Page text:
Editor in Chief
In response to last week’s apparent hate crimes – a racist threat on social media directed at a specific group of students, followed by arson in a student’s car – the University held a candlelit vigil at 5 p.m., Monday, in Sneaky Park as an act of solidarity.
Over 350 community members attended the vigil where University Chaplain Zandra Wagoner led community members through prayer and words of optimism, the University chorale sang various songs of hope and unity, and students read poetry and prose.
“As one person wrote today in the chapel, ‘Sometimes there just aren’t any words that are sufficient. My heart grieves,’” Wagoner said. “With that in mind, would you please join me in a moment of silence to honor the pain and the sorrow and the brokenness.”
Classes were canceled Friday after Campus Safety received a report of arson and theft in Parking Lot H2 beside the Oaks dormitories. This followed a report Thursday of racist threats made against two students via an anonymous Instagram account. The message included a photo of students protesting racism on campus, and indicated that the sender knew students’ routines, including where they live and where they park their cars.
Wagoner said that this was a time for the community to gather and lament the violence while supporting each other through the grief, anger and confusion resulting from the attack.
She also told a story of a passage in the Bible, 1 Kings, of Elijah, who was suffering from a torn down spirit and searching for a sign of hope at the top of a mountain. Elijah screamed toward the heavens, but was only met with a vicious storm.
However, after the storm there remained a small spark out of the ashes, something Wagoner called a still, small voice, or an inner light.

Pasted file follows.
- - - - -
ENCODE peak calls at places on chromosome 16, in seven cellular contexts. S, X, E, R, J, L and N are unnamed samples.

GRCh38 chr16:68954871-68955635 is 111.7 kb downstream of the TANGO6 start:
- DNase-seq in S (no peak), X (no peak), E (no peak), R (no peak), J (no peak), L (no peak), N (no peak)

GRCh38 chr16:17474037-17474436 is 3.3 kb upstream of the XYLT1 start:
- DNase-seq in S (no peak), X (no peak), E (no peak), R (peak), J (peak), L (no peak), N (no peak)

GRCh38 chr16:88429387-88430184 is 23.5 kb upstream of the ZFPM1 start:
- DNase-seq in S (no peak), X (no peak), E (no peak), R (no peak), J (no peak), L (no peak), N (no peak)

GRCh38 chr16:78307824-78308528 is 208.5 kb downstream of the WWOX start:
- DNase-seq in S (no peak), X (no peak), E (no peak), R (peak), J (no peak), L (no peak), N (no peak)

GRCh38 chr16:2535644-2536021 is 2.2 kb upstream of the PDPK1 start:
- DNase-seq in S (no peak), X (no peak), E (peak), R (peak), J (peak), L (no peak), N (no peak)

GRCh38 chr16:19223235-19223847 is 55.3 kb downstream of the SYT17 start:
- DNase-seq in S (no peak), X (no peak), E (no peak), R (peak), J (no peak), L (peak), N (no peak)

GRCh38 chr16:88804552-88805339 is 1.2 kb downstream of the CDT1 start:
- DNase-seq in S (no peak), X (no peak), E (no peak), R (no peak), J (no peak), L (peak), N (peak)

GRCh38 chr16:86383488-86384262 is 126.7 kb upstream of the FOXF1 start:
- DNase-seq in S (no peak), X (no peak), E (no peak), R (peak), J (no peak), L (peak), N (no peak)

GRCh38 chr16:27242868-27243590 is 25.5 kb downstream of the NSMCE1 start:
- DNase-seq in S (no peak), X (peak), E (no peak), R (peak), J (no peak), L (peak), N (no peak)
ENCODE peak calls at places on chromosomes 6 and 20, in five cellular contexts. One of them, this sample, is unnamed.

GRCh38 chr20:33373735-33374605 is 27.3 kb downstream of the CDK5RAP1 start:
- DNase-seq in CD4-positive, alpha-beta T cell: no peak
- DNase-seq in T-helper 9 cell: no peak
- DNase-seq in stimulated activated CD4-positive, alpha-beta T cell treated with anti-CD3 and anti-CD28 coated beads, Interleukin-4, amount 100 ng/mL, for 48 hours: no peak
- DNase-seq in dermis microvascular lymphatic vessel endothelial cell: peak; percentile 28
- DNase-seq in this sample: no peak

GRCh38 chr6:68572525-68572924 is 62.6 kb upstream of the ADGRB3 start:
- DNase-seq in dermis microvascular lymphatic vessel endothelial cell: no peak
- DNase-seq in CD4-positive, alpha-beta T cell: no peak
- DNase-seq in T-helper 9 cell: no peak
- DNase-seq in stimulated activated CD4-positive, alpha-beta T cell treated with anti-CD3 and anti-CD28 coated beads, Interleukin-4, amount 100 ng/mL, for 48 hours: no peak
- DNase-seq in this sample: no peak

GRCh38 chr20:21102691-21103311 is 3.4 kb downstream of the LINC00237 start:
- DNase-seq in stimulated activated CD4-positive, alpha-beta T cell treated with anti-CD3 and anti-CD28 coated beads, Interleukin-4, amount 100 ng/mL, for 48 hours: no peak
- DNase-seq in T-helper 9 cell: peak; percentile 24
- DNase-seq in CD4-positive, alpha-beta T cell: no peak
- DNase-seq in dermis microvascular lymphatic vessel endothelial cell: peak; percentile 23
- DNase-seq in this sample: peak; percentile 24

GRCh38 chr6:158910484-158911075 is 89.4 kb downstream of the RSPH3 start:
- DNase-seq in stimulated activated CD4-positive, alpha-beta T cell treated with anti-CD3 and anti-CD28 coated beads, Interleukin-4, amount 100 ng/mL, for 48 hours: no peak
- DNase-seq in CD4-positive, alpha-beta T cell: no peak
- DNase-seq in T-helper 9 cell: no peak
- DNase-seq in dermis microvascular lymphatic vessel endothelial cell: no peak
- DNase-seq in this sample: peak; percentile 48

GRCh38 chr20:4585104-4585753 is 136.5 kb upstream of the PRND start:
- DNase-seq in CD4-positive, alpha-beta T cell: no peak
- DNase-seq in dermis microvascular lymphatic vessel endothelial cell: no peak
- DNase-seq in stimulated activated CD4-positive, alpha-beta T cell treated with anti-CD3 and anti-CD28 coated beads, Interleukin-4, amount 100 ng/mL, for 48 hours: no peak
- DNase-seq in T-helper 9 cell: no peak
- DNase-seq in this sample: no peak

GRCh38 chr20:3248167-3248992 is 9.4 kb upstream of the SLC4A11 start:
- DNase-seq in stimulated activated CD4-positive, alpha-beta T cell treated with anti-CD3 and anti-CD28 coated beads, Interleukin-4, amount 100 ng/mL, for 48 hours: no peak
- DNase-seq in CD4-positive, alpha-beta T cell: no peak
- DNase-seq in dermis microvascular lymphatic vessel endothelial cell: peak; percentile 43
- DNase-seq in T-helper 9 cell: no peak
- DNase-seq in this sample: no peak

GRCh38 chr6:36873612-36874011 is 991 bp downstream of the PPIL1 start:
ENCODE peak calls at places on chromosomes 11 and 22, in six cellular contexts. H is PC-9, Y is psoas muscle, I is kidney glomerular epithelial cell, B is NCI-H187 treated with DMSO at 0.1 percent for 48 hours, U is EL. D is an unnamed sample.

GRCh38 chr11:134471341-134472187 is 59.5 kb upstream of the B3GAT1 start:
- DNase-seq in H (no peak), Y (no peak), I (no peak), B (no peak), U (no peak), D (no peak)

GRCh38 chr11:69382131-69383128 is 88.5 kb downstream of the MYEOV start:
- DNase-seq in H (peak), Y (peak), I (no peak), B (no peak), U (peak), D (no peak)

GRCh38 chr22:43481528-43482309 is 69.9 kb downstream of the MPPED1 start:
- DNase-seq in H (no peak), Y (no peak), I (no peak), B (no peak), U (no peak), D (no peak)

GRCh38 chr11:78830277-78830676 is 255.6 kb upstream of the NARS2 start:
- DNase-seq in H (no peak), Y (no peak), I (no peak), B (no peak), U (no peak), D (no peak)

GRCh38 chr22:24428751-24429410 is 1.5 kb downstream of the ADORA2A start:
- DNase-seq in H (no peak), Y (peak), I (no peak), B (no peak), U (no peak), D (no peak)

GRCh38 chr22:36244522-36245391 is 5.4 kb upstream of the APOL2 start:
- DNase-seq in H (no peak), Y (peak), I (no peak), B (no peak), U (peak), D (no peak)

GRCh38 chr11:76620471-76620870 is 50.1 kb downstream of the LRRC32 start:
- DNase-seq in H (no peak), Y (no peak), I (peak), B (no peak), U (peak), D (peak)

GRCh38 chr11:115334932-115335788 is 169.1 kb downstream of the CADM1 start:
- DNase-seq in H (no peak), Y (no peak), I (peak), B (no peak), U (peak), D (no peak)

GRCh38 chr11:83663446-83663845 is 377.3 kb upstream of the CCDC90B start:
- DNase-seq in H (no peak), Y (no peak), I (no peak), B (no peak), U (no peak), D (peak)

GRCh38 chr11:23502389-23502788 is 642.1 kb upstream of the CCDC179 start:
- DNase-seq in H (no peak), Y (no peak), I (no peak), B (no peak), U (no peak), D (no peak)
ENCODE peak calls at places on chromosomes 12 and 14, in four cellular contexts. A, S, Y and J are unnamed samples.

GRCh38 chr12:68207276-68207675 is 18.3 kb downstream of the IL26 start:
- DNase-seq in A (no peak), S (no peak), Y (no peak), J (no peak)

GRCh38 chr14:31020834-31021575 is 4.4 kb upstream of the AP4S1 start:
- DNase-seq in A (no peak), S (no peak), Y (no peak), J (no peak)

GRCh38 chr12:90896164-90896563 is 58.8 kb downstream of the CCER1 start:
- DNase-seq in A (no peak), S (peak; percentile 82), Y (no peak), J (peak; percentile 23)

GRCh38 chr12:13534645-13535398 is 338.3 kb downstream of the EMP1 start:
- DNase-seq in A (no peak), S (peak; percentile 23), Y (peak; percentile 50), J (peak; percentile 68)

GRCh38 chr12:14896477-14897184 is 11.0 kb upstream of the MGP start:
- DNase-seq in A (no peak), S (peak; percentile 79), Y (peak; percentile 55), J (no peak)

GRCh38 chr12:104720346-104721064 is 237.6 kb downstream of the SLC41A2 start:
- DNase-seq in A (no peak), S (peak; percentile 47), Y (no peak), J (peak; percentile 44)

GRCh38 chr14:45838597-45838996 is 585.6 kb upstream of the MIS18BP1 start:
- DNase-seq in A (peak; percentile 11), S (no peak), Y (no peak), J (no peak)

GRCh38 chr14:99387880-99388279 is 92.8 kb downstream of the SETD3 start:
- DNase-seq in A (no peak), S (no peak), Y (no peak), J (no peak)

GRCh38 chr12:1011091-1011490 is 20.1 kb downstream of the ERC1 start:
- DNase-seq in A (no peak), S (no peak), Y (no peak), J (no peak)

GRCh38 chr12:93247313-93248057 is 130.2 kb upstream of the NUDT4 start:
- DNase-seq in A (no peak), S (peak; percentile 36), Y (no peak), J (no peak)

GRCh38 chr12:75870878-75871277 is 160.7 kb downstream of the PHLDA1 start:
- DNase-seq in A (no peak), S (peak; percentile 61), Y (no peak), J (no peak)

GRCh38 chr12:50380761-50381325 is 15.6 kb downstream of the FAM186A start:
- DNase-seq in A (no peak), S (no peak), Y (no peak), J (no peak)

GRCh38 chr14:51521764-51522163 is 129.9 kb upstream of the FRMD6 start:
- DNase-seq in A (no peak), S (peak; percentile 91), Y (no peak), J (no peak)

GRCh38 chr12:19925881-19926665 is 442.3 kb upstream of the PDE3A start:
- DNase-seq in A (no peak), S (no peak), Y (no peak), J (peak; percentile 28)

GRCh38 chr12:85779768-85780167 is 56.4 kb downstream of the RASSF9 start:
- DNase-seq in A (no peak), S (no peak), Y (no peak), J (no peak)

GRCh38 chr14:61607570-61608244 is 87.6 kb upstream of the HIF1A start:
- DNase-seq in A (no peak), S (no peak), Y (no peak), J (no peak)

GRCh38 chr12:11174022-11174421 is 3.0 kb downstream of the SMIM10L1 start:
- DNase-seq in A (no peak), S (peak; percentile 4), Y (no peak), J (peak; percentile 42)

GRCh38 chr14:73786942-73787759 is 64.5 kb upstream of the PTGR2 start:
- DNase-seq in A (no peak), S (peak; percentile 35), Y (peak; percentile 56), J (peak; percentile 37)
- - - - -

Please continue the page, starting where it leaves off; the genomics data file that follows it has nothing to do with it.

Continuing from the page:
“I imagine we will be in and out of this storm for a while,” Wagoner said. “What we need is already here – us, our individual still small voices, our inner light, our sparks, these prayers, these hopes, these intentions to do better and be better. Out of the firestorm, out of the ashes can come light. It is up to us to bring forth the insight and wisdom of these still small voices.”
“The spark is already here, what we need is us,” she said.
As community members began to light candles, the University chorale sang before Wagoner asked for everyone to face the center and look around to see who makes up the community they all belong to.
“Please notice the significance of your candle, your individual spark, your unique dreams and contributions to this campus. Collectively, our lights are a beacon of hope and a light for justice,” Wagoner said. “Thank you for bringing your light here today, it is inspiring and hopeful.”
Devorah Lieberman, University president, said it is important for us as a community to come together with respect for one another in order to heal, and be better together.
“When I looked around and I saw hundreds of students and faculty here, I said, ‘I’m not just taking it seriously, but the entire campus is taking it seriously,’” Lieberman said. “We’re in a storm, but there is a spark and we have to be one with our community and be better.”
Juan Regalado, dean of students, said this is only the first step in coping with the traumatic events that have transpired.
“This is not a resolution,” Regalado said. “This is an initial baby step in the right direction because there’s going to be a lot more that we need to do as a community to take care of each other.”
Jocelyn Arceo can be reached at firstname.lastname@example.org.